PONTIFEX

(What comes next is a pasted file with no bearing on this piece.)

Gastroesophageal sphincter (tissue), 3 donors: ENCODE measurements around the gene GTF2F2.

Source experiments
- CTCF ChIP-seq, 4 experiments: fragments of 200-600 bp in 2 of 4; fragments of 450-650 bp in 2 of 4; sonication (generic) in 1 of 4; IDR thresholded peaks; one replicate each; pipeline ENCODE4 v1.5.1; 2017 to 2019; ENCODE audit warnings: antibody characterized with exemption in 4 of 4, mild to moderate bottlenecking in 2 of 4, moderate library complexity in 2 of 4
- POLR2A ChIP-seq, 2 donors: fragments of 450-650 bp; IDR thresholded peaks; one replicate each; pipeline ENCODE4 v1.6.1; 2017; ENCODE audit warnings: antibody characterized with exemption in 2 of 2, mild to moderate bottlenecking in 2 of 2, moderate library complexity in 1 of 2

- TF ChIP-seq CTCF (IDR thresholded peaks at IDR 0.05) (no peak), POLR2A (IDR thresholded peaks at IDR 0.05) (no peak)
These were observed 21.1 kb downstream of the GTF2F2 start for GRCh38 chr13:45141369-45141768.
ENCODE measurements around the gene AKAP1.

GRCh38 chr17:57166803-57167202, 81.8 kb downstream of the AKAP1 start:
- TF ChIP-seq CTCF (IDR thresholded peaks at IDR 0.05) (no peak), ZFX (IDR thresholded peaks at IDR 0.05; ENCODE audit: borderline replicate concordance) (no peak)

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PONTIFEX ; a priest, who served no particular divinity. Under Numa, who regulated the sacred rites of the Romans, there was only one pontifex. This number was afterwards increased to four, then to eight, and, under Sylla, to fifteen. The pontiflces formed a particular college of priests, which superintended the affairs of religion, at the head of which was the pontifex maximus, the chief priest, whose duty was the inauguration of the priests, and, in earlier times, the care of the public records (annales maximi). He also superintended the sacred rites of Vesta. He held his office for life, and could not leave Italy. The emperors afterwards assumed this title. The pontifices had the supreme superintendence of the religious worship, and its ministers directed the religious solemnities, had the care of the calendar, and decided lawsuits which were connected with religion (hence the jus pontijicum). The external badge of the pontifex, at least on solemn occasions, and while engaged in the duties of his office, was a dress bordered with purple (toga prcetexta), and a tapering hat in the form of a cone, which was made of the skins of sacrificed animals (tutulus or galerus). The dresses of the superior clergy in the Roman Catholic church, which they wear particularly on festivals, are called pontificalia.Pontificate is the dignity of the pontifex; likewise the papal dignity, as the pope himself is called, in Latin, pontifex maximus.